Oct 11 2012
I spent the end of September in the San Francisco Bay Area, there on self-imposed assignment, to cover the Fremont Hindu Temple’s Ganesha Chaturthi festival. Ganesha Chaturthi is an annual ten-day celebration around the Hindu god Ganesha’s birthday. During the festival, Hindus believe that Ganesha comes down to earth to bestow his presence upon his devotees. People buy an idol of Ganesha specifically for his birthday to keep in their home during the festival, and after a pran prathista (a prayer ceremony that infuses the god’s presence in the statue) the idol is seen as a form of Ganesha himself. He is prayed to nightly, offered sweets, a guest in his devotee’s home, and at the end he is immersed in water and sent back to his home on Mount Kailash. The temple in Fremont, a city near the Mission Hills about sixty miles from San Francisco where I spent most of my childhood, hosts one of the largest celebrations of the festival in the US.
I went to cover the festival partly as research for my novel. The myth of how Ganesha got his elephant head is part of the family curse that plagues my protagonist. I wanted to hear about the myths about Ganesha from those who were his most loyal devotees, who celebrated this festival each year. But I also went to the festival because I’ve been drawn to this place where I spent my childhood for some time. Mostly because of the landscape – I love the sandy hills, the bridges that connect the east bay to the coast, making the west feel so much larger and more vast than the east. I went there with my camera in hopes of turning the experience into a photo essay.
In preparing for this trip, and for a trip to India I hope to make sometime in the next year, I began reading travel writing. I am currently in the middle of William Dalrymple’s City of Djinns, a nonfiction book about Dalrymple’s one year stay in Delhi in the 1980s. He had been to Delhi as a seventeen-year-old and fascinated by the ruins, the mystical idea that Delhi is a city inhabited by djinns, by spirits, and that is why it rises up time and time again, through invasions, through colonialism. He returned, a newlywed, with the idea of writing a book about the city. A book that then took him five years to write. Dalrymple’s work was first suggested to me by my uncle, a doctor in India who is one of the most avid readers I know. I figured that if he was suggesting a British writer’s nonfiction books about India, then they must be good. Dalrymple is a wonderful writer. Thoughtful and lyrical, his divergences into Delhi’s history are always rooted in his travel narrative. You never forget that Dalrymple is there in Delhi, or there in England, searching for the history. He takes you into musty libraries, to visits with old British women leftover in Delhi from the colonial days, to the consulate where he has to obtain travel visas. I’ve been taking my time with City of Djinns because it goes through intense periods of history, and some sections, like when Dalrymple talks about the rampage against Sikhs after Indira Gandhi was assassinated, are harder to take in because of the content. But it’s a wonderful book.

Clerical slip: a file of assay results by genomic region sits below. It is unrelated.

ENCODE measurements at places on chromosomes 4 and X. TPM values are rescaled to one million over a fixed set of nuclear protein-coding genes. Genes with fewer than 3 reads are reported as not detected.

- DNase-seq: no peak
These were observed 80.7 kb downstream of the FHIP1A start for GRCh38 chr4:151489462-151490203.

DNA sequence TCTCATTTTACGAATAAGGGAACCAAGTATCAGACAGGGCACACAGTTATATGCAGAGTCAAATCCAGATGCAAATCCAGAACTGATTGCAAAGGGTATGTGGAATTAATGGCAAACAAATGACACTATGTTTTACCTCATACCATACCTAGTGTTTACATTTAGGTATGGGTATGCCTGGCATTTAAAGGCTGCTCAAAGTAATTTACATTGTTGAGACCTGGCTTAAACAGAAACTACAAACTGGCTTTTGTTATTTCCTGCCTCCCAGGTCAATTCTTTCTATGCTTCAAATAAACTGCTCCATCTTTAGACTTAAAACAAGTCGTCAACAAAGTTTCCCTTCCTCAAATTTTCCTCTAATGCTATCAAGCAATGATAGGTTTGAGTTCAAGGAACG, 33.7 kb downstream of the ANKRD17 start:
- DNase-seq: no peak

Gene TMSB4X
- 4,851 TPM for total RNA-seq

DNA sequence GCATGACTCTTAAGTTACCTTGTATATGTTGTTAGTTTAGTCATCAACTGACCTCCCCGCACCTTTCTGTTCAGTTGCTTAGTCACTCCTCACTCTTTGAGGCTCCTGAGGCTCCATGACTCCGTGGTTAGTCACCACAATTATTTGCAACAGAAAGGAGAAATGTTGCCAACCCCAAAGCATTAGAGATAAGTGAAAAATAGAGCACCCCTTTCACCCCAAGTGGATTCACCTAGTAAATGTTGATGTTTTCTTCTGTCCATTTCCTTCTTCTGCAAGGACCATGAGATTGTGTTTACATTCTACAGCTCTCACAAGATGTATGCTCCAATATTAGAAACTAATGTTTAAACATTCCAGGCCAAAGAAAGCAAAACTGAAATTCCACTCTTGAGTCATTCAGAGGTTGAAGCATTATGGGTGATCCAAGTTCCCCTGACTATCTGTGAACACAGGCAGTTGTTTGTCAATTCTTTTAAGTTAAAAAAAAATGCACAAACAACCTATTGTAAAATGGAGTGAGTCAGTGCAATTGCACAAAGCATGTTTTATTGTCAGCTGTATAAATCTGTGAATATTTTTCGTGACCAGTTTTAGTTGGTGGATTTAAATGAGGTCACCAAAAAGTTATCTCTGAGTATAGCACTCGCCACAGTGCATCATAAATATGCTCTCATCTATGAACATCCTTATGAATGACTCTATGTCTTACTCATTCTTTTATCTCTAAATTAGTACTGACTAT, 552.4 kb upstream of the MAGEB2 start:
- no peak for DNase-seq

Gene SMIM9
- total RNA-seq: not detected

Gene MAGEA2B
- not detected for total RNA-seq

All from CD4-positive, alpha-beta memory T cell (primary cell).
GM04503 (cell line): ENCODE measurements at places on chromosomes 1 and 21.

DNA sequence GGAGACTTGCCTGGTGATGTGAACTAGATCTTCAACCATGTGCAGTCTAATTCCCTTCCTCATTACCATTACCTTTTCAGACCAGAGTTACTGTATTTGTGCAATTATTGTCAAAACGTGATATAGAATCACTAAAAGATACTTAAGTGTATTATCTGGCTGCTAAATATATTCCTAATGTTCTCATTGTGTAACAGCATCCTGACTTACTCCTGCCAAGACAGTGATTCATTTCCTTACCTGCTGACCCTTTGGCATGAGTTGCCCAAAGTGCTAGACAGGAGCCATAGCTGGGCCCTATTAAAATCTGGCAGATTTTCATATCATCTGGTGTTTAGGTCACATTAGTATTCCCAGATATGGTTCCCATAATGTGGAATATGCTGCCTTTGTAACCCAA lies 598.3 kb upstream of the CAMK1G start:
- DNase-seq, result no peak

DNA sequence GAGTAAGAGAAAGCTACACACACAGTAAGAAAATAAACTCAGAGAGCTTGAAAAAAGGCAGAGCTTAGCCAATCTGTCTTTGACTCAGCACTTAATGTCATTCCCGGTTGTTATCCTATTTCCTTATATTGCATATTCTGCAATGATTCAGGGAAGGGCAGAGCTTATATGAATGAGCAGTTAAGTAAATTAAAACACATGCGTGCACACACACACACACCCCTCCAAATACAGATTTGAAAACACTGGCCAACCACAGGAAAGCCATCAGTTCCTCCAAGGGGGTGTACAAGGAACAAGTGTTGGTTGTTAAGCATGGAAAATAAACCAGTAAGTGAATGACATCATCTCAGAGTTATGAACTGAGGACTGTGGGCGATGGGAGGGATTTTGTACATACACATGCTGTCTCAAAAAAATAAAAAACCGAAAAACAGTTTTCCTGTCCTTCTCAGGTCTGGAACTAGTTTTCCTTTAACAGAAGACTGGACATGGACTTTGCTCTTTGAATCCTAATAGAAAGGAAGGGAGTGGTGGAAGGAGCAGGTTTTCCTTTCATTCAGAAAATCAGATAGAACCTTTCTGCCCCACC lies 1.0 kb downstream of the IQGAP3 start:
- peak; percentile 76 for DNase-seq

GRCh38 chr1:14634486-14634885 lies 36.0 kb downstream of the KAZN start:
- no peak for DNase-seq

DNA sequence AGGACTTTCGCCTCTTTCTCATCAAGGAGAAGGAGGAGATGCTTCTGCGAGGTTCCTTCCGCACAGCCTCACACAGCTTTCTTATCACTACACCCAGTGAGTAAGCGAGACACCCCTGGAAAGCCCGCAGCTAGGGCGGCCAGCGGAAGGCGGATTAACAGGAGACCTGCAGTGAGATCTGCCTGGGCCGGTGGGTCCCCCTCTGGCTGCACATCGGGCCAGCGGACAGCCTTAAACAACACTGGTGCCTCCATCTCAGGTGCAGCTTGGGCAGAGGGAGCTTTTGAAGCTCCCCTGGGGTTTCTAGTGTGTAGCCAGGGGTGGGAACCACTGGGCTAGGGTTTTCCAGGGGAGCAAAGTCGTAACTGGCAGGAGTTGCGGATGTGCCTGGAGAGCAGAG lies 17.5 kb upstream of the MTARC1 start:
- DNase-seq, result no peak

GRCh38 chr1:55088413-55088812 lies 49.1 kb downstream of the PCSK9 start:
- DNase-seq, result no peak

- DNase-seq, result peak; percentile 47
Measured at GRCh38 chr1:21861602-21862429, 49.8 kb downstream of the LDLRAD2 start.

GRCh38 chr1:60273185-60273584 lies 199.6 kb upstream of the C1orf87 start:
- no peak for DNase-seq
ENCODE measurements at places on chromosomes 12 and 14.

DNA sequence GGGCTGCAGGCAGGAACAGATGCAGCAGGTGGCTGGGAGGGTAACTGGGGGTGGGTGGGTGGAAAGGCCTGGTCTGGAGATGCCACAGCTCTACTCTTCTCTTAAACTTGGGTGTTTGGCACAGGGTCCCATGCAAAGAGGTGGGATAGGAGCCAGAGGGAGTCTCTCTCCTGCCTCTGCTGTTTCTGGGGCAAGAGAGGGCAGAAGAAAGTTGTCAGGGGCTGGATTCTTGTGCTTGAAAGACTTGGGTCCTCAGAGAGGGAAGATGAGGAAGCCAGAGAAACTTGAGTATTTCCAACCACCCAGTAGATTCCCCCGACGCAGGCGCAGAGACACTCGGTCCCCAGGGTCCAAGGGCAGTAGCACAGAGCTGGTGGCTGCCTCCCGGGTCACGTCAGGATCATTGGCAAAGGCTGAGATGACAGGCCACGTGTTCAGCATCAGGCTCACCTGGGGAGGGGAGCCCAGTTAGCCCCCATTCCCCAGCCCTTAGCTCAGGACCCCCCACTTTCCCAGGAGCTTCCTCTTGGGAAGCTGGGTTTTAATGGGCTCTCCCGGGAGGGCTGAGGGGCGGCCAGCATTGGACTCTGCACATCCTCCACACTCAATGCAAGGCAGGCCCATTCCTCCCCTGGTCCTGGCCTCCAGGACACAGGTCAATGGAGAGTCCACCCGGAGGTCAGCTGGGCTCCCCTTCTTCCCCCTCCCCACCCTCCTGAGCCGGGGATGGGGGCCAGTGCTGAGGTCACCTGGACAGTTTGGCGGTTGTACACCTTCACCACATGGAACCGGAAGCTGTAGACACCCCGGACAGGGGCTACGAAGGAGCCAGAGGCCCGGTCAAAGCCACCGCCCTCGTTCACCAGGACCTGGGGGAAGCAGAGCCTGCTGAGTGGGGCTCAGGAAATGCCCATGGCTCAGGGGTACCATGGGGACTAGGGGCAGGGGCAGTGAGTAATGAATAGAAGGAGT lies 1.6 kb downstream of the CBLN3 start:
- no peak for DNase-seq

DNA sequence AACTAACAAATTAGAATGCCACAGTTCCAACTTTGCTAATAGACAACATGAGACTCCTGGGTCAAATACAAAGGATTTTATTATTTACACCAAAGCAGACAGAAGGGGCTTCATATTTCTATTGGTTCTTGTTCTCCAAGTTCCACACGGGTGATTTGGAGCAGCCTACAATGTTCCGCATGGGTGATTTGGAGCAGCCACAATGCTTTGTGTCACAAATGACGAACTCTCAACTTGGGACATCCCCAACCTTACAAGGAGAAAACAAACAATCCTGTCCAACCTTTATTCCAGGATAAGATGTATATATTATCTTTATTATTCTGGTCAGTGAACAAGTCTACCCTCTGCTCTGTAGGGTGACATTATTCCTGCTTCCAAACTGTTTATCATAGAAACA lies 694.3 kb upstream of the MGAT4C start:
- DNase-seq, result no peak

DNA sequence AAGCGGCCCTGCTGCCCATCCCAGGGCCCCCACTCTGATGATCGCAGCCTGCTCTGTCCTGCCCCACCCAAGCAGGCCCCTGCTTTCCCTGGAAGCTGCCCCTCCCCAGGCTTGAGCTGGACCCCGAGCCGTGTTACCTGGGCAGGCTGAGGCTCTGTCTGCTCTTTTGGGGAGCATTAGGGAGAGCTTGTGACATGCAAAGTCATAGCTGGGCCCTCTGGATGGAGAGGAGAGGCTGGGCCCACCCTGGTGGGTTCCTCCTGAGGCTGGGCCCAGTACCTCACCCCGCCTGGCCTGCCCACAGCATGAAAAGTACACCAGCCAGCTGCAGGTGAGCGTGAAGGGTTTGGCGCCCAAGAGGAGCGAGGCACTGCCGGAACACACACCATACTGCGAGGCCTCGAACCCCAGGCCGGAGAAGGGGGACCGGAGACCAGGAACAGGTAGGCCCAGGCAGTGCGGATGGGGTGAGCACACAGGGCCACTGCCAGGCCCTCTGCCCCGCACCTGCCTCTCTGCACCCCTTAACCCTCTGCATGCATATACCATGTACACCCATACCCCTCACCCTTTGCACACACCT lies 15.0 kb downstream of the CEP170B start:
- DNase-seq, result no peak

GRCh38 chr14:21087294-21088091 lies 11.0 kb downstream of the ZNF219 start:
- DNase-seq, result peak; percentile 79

The last day of Ganesha’s stay on earth, and of my stay in the Bay Area, I participated in the Ganesha immersion, or visarjan, one of the most important parts of the festival. The visarjan takes on a dual meaning. A literal sending back of the god to his home on Mount Kailash, the path through which is the water, the Ganesha also carries with him the misfortunes of the devotee’s past year, in hopes of leaving the devotee with better luck for the next one. Four hundred people boarded a cruise ship with their idols, along with tubs of over six hundred idols belonging to those who couldn’t participate in the send off. The day was unseasonably warm, uncharacteristically cloudless and clear for San Francisco. Our ship was supposed to take us under the Golden Gate but we changed route due to turbulent waters and stalled about twenty minutes out, the Oakland Bay Bridge to our south, the Golden Gate to our north. Some tossed their idol out as far as they could, as if launching Ganesha further would take him closer to home. Others, aware that the figure they held was an embodiment of a celestial being who was the central guest in their home all week, hung over the railing as far as they could and gently dropped their Ganesha. Children anxiously waited for their parents’ signal before they threw their miniature idols into the water. And nearly everyone had a moment of calm, looking on at the statue long after he was submerged.
Towards the end of our time on the ship, one of the passengers on board asked me if I had sent off a Ganesha. I hadn’t. He handed me one from the tub and as I had watched others do, I said “Ganapati Bappa Morya” softly, painfully aware of my horrendous accent. In saying those words, I was asking him to come back next year. Darymple said in his introduction to the City of Djinns that it took him nearly four times as long as his stay in India to finish the book and I can see why. Traveling back to a place that is familiar yet not our own, and then having to write about it – how do you do this fairly, truthfully? Almost two weeks later and I’m still processing the trip. Hopefully, I will find a way to write about this journey home.Read more: bay area, Book Reviews, city of djinns, fremont, ganesh chaturthi, General, san francisco, william dalrymple